No Trumpets, Just Air

By David

It may be worth saying again that the views expressed in Swimwatch or the Huffington Post or any other blog are only opinions. They are not tablets of stone brought down from Mt. Sanai. There are some who have difficulty understanding that. At the Speedo Southern Sectional Meet last weekend some guy – I have no idea of his name or station in life; he didn’t reveal either – called me over and berated me for the Swimwatch report on the Fort Lauderdale International Meet. He was full of some pretty impressive abuse, calling me and the Swimwatch report “pathetic and nasty, nasty”. My guess is the repetition was for emphasis. Some, perhaps many, who agree with him. However, the Swimwatch article was not a personal attack but simply one observer’s view on a good swim meet that could do with a face lift. I’m sure the framers of the Constitution would see the report as fitting properly into the spirit of the First Amendment. I suspect our Fort Lauderdale reader would not be as generous.

The incident did get me thinking about aspects of swimming in Florida that have caused me surprise. I have spoken of some of these before; the fantastic level and depth of competition in the State, the standard of officials, the hospitality and deference shown to swim coaches, the excellent Sizzler and Sub-JO structure for young swimmers and a hundred other qualities. At the Sectional Meet this weekend one of the referees was new to the area. A Florida Gold Coast official introduced me to her and said if there was a problem she was the person I should contact. What good manners, what courtesy, what class. Everyone respects that. I have agreed with the concern expressed by the sport’s local administrators over the 90% teenage drop-out rate and have admired their willingness to tackle the problem. There are administrators the world over who hide from that sort of self analysis.

Have there been any negative surprises? Yes, of course there have. One stands out. I have been staggered at the speed and frequency at which some swimmers change clubs. Our team has benefited and lost as a consequence of the migratory habits of many swimming families. A club a year is not unusual. I know the President of a local club who had her family batting an average of about that. One of our mid-teen ex-swimmers is slightly ahead of even that impressive statistic. Long term, it’s the athletes who pay for all this vagrancy. There may be short term benefits but a sound long term career can not be built that way.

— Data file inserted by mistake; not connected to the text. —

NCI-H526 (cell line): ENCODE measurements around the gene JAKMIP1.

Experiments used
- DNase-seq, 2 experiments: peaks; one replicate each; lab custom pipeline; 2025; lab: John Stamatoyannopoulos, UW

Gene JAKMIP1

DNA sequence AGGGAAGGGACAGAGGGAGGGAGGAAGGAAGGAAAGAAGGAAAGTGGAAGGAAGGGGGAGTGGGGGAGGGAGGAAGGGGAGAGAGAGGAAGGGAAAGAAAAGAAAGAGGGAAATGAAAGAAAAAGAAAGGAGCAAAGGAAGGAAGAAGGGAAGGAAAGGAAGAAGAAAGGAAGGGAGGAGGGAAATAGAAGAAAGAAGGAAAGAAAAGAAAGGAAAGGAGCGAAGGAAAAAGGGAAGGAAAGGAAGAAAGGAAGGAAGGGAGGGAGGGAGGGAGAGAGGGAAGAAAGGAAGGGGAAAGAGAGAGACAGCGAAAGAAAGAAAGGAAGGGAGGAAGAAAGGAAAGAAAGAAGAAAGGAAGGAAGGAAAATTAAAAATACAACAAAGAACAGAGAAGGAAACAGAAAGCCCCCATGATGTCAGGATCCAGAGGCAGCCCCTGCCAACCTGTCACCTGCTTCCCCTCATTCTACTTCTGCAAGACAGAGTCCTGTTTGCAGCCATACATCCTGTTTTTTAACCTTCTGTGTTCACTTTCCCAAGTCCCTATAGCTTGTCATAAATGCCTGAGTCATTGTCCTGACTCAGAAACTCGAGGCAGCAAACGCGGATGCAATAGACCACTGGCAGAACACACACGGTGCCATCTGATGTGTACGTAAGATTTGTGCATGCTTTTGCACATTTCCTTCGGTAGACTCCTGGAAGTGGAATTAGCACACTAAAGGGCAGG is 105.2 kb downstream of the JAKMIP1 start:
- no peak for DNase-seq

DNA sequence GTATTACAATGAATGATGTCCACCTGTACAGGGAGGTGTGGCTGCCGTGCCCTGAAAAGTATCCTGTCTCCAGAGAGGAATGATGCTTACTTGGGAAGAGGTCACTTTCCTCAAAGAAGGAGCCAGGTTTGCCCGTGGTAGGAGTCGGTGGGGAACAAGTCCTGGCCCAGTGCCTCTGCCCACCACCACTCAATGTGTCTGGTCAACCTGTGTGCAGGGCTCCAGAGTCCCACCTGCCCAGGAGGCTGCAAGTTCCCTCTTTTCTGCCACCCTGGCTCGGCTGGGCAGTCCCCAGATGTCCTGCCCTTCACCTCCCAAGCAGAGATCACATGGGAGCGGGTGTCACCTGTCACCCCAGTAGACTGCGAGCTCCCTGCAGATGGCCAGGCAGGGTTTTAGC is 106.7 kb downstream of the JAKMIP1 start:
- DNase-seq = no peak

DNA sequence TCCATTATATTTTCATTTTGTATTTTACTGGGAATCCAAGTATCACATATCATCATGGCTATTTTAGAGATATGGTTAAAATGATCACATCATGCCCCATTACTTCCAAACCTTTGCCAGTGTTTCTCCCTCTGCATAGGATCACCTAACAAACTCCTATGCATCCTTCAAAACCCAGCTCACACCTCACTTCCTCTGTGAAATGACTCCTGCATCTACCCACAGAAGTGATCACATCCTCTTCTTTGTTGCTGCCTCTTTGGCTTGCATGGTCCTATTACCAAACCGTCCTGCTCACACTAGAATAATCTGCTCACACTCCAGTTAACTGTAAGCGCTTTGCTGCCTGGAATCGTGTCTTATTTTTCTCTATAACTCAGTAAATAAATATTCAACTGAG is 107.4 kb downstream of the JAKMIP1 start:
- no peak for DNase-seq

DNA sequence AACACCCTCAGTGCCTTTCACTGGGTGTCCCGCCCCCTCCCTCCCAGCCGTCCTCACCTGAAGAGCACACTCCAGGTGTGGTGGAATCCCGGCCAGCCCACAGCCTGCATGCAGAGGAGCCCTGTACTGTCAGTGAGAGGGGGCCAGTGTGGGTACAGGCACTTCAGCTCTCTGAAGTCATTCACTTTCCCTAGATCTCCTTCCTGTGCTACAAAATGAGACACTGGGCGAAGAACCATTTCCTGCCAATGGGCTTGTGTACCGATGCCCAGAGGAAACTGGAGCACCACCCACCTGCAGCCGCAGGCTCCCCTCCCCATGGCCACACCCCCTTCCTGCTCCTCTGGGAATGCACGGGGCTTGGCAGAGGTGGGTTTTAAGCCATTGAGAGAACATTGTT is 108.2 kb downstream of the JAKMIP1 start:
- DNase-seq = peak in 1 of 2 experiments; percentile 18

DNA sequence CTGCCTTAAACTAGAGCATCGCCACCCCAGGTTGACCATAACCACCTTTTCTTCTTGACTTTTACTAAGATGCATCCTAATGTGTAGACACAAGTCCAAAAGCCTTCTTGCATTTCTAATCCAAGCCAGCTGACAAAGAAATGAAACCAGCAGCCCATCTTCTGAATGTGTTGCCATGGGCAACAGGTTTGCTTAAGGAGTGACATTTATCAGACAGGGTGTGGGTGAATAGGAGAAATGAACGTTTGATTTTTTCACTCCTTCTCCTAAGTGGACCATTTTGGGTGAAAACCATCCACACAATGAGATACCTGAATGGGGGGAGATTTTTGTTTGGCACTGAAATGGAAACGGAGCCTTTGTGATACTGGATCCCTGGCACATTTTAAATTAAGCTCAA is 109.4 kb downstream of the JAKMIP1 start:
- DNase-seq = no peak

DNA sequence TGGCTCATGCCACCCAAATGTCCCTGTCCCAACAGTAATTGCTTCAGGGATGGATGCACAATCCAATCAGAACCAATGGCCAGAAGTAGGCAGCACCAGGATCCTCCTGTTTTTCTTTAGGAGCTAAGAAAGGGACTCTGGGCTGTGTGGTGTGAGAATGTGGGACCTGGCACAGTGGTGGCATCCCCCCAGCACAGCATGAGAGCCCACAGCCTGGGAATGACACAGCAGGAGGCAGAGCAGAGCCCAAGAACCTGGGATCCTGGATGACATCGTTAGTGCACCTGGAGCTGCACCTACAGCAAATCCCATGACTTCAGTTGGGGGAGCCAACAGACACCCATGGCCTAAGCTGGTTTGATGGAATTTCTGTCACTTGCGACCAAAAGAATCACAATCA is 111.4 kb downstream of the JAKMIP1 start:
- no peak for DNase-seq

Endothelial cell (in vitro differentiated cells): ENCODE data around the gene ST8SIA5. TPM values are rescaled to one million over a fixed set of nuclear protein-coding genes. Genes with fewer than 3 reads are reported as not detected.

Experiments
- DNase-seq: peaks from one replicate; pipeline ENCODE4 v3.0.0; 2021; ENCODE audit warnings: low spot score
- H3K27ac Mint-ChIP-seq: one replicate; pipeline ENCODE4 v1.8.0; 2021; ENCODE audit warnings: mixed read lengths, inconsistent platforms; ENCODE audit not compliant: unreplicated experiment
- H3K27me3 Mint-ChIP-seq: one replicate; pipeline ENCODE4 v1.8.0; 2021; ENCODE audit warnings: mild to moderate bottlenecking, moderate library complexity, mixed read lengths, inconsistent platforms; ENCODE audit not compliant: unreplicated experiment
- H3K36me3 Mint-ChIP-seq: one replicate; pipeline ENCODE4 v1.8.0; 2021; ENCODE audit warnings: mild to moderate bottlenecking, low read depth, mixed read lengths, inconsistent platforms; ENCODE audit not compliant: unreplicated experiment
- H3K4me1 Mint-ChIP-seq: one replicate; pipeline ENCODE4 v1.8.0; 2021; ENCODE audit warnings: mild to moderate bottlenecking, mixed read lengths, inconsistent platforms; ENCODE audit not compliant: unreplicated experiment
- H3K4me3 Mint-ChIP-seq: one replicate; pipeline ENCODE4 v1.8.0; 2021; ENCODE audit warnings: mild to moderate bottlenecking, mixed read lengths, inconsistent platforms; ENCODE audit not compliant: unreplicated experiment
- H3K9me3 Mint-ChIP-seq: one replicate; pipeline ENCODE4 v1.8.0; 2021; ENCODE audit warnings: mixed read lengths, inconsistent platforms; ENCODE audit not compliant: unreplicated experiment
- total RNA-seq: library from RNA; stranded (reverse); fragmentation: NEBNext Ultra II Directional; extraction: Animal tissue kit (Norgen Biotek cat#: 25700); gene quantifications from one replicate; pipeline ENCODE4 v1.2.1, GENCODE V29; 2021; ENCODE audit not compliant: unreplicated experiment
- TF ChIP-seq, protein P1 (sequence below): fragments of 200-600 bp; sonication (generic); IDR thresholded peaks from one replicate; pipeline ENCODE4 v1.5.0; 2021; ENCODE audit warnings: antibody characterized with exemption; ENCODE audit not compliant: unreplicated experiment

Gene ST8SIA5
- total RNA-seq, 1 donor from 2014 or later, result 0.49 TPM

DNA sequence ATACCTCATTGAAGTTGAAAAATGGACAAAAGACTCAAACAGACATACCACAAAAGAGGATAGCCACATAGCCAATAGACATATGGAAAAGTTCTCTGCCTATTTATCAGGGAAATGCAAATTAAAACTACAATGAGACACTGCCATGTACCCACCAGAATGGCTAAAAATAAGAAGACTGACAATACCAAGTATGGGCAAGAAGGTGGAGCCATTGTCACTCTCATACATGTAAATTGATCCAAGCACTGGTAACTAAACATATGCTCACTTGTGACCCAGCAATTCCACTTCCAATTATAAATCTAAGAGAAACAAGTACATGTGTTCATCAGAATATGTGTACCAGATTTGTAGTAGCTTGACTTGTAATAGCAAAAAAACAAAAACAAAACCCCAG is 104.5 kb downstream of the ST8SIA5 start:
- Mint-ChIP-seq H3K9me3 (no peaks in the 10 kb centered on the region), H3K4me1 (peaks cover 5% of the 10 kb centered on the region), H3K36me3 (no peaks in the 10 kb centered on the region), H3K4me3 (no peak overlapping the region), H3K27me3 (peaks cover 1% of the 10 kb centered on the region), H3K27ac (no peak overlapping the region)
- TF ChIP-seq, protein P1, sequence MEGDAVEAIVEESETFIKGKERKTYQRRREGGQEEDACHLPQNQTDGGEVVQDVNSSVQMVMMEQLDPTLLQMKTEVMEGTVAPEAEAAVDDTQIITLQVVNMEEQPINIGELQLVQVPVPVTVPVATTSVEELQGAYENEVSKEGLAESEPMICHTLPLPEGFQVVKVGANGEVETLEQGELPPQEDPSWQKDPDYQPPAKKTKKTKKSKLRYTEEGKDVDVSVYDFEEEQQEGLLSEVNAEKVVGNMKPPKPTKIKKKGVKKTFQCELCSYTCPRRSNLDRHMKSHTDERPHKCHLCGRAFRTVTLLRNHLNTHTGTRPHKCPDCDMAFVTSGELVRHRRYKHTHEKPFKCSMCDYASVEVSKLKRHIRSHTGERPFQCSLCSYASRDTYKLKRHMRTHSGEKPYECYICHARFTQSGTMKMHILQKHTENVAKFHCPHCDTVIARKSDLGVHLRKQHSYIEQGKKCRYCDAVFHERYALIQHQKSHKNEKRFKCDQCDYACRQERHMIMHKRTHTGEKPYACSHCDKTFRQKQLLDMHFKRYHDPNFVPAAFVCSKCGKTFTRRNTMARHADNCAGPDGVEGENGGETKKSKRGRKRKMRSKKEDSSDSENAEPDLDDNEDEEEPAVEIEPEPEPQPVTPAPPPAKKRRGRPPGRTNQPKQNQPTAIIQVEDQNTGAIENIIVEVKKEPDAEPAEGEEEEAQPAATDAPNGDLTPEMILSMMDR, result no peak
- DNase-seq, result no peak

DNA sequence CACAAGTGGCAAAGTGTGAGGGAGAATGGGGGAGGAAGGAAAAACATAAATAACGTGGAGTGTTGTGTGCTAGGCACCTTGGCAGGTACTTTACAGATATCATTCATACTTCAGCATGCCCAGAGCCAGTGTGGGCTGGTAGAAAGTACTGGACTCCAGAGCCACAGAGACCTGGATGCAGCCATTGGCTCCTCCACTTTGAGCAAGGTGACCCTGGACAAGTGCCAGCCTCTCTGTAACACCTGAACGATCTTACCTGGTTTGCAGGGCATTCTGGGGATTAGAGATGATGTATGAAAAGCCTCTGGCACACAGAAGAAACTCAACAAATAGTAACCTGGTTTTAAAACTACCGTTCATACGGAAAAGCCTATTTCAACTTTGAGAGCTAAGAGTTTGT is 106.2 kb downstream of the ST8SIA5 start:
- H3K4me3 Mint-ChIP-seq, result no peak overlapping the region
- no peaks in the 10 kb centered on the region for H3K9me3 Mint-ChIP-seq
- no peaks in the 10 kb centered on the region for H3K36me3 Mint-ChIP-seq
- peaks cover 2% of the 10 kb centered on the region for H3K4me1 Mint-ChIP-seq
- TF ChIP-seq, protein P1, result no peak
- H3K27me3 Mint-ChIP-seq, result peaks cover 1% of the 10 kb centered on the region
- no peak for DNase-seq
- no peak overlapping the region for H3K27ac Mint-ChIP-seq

I do not know why club member’s nomadic behavior is so bad in Florida. There have been some who put it down to the American mania for instant results – fast food swimming. “I did not get the result I wanted quickly enough so I’m off somewhere else” – swimming in the drive-through lane. One parent who left our team after one year told me he was sure our Lydiard programme would produce long term results but, if his daughter was to get a University scholarship, they needed results quickly. Like fast-food, fast-results are seldom the best results. Others have stated that the programme doesn’t work, to which I contest that it’s not as if they’d know, as none of them actually completed it.

Lydiard had a very strong opinion on this behavior. Many times he said to me, “David I’ve never taken a runner back. Never take a swimmer back.” His view was based on the belief that in a broken relationship, trust lost is unlikely to be repaired. I have only taken a swimmer back once and that didn’t work. After three months she was on her way again. Interestingly, about two weeks ago she was back for a second time asking to be reinstated. Her journey to a third club had not worked out. This time I said no. If more coaches followed Lydiard’s advice, it may curb Florida swimming’s itinerant wanderings. Soon the roamers would have no home to go to. But it would mean losing another set of training fees, and money usually wins.

The effect of all this migration is easy to see. At most swim meet “UNA” is by far and away the biggest club. “UNA” means unattached: the status given to swimmers who have recently shifted clubs and are serving three months probation. At the Fort Lauderdale Sectional Meet swimmers from “UNA” accounted for 216 entries. That is probably about 40 of the region’s best swimmers who are in the process of changing clubs.

I do hope mentioning this oddity of Florida swimming will not result in another poolside ambush. It is clearly a difficult concept for some to understand, but mentioning things that could do with a bit of attention is not a condemnation of the whole. Far from it; swimming in Florida and the International Meet is exciting, competitive and fun. Come to think of it, so is the attention of a disgruntled reader.